What are Mexican jumping beans? Why do they jump? And how can studying them help us design small robots?
This illuminating Deep Look episode peers inside the seeds of Sebastiania pavoniana shrubs found in the Sonoran Desert. There, tiny moth larvae might be found. They are stowaways who have burrowed into the seeds for food and shelter while they transform into moths.
These are frijoles saltarines or Mexican jumping beans. Wikipedia describes the insects’ experience:
After the moth-laid egg on the plant hatches, the larva eats away the inside of the bean (until it becomes hollow) and attaches itself to the inside of the bean with silk-like thread. The larva may live for months inside the bean with varying periods of dormancy. If the larva has adequate conditions of moisture and temperature, it will live long enough to go into a pupal stage. In the spring, the moth forces itself out of the bean through a round “trap door”, leaving behind the pupal casing. After its metamorphosis, the small, silver and gray-colored moth lives for no more than a few days.
They jump blindly to hopefully move into shadier locations, a helpful trick in the desert.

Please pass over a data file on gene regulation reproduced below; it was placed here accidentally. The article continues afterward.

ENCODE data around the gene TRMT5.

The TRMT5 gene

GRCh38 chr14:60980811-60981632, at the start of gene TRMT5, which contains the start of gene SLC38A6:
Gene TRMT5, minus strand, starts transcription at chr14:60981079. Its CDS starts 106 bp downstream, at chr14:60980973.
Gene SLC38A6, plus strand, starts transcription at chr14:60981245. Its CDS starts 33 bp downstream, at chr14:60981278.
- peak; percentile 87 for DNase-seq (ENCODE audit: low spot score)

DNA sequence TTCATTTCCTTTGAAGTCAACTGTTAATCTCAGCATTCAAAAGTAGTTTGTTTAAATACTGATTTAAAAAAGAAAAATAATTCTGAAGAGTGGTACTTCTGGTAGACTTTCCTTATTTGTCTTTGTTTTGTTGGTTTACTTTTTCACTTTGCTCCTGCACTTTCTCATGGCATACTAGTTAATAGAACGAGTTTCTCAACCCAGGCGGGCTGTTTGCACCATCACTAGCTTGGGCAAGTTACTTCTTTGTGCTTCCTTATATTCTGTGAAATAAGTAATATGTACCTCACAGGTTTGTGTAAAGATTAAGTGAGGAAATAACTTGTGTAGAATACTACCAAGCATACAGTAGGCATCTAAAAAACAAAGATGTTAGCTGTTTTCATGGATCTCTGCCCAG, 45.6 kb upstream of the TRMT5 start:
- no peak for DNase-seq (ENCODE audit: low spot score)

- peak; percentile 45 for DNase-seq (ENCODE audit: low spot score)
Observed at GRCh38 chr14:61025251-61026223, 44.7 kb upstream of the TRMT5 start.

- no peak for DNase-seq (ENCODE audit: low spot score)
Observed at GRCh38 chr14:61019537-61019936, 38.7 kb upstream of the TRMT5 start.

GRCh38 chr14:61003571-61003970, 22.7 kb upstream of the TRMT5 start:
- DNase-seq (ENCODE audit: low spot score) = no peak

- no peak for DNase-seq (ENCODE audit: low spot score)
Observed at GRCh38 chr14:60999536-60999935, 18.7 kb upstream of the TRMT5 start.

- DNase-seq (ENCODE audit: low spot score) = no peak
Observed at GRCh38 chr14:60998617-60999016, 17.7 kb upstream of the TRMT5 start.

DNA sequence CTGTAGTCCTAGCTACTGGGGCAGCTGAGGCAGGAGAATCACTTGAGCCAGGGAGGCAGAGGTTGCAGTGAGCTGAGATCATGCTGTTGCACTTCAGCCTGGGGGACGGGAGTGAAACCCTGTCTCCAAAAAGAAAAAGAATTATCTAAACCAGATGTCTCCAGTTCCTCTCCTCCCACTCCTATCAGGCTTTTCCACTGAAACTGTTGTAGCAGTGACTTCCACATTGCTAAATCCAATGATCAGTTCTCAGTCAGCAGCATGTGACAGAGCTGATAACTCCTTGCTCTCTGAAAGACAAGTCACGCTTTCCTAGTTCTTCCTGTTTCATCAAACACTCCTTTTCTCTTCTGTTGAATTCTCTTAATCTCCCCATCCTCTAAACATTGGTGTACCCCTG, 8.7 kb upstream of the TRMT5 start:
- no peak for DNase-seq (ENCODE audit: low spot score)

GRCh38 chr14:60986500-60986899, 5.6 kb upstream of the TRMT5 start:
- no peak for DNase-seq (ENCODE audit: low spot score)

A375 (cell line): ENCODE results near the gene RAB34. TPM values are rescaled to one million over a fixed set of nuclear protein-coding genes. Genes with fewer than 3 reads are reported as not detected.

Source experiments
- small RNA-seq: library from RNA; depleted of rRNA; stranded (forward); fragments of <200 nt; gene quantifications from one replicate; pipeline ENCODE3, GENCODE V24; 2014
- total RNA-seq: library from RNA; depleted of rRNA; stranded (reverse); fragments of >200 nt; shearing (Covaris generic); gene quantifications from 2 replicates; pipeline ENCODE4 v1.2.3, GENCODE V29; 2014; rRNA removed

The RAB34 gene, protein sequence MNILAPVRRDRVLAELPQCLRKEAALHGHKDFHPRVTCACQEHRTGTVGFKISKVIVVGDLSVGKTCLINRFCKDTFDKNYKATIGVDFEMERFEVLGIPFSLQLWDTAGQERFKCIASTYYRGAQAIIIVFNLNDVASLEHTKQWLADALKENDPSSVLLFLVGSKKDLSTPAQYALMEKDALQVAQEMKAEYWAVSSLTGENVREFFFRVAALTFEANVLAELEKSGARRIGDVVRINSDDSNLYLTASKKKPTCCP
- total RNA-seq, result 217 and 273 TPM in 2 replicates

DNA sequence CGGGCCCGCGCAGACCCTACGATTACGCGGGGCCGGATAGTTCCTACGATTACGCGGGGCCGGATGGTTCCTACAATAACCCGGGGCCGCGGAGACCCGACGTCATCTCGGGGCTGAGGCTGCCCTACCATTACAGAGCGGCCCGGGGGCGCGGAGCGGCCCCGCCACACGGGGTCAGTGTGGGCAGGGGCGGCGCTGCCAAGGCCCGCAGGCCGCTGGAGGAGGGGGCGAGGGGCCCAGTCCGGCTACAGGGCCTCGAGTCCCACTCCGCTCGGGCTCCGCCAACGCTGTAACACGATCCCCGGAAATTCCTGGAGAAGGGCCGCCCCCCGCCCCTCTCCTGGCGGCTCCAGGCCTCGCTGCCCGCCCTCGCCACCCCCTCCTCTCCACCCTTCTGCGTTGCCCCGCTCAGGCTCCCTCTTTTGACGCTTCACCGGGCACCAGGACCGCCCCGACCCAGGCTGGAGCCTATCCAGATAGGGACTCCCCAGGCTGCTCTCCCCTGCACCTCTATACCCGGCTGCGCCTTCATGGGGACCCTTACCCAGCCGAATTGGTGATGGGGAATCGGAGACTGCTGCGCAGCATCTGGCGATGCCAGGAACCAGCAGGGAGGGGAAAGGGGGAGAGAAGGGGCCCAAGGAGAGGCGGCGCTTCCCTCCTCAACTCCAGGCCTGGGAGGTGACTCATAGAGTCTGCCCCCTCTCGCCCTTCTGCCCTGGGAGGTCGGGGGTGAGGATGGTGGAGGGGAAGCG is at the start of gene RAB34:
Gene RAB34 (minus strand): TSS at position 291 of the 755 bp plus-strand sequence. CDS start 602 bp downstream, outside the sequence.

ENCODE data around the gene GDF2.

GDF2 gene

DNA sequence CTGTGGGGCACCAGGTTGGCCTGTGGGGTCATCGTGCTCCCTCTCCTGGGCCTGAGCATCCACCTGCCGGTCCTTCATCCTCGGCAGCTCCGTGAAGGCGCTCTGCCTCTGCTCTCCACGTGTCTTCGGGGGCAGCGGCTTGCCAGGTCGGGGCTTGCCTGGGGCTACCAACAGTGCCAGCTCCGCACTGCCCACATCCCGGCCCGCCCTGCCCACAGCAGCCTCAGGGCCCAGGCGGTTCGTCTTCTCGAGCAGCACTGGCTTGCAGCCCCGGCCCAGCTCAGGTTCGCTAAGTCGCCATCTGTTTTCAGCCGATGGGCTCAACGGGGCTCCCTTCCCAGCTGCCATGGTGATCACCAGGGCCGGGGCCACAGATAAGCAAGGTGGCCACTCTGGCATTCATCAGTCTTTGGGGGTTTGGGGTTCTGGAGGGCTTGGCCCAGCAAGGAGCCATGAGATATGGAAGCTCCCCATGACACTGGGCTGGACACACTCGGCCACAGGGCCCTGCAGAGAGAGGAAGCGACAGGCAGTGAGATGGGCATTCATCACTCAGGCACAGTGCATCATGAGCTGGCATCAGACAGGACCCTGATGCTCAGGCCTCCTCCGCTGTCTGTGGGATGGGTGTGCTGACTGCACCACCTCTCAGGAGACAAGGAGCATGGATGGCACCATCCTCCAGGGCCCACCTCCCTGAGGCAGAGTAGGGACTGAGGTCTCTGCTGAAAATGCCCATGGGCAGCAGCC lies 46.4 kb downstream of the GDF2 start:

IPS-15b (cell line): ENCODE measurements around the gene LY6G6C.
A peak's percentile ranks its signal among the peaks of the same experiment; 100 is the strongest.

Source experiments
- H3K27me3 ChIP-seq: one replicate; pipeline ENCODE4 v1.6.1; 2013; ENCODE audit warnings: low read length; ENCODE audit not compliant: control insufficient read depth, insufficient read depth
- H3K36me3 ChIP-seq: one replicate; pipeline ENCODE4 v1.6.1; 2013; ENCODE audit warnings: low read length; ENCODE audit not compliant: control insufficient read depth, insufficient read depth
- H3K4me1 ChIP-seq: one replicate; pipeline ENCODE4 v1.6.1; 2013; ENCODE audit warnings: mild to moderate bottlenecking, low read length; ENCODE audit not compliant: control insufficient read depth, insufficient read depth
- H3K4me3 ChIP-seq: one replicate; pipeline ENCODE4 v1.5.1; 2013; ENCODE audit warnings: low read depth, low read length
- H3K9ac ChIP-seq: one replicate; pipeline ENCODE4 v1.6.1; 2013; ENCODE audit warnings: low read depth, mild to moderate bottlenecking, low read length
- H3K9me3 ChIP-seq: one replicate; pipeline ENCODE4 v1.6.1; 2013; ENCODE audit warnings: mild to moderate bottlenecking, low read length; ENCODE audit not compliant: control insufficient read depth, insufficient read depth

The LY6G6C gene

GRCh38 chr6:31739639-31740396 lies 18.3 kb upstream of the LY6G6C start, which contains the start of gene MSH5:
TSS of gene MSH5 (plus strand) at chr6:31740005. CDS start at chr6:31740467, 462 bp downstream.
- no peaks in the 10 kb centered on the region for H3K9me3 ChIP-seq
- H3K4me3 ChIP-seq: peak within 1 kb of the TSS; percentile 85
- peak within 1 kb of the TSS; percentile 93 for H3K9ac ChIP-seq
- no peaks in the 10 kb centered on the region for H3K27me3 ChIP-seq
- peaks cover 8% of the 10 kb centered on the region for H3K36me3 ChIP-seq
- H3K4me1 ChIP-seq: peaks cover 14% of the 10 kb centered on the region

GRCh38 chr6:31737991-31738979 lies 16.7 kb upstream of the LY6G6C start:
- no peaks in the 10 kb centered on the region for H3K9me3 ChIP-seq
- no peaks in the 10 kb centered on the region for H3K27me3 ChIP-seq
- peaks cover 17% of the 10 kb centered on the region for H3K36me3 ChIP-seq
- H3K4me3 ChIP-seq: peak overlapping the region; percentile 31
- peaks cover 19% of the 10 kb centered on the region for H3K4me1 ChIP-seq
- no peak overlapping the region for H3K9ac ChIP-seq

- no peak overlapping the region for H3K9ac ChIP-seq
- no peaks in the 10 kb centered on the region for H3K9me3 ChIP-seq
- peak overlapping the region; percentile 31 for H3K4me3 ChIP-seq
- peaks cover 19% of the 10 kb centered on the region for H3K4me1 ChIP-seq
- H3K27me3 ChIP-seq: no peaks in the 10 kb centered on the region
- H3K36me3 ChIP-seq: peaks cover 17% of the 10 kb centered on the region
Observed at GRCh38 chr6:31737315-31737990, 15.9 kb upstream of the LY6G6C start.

The video also shares lab research footage by mechanical engineer David Hu and his colleagues at Georgia Tech. They study the locomotion of animals, including these Mexican jumping beans, to help humans design small robots of similar shape and function:
“Heating by the sun induces movements by the larva which appear as rolls, jumps and flips by the bean. In this combined experimental, numerical and robotic study, we investigate this unique means of rolling locomotion. Time-lapse videography is used to record bean trajectories across a series of terrain types, including one-dimensional channels and planar surfaces of varying inclination.
We find that the shell encumbers the larva’s locomotion, decreasing its speed on flat surfaces by threefold. We also observe that the two-dimensional search algorithm of the bean resembles the run-and-tumble search of bacteria. We test this search algorithm using both an agent-based simulation and a wheeled Scribbler robot. The algorithm succeeds in propelling the robot away from regions of high temperature and may have application in biomimetic micro-scale navigation systems.”
File under: Biomimicry. Hu has also studied the locomotion of a lot of different animals featured on TKSST, including:
• The secret design and movement of slithering snakes
• Stroke Of The Water Strider
• The incredible physics of ants and ant rafts
• The Very Hungry Maggot: How larva farming can help reduce food waste
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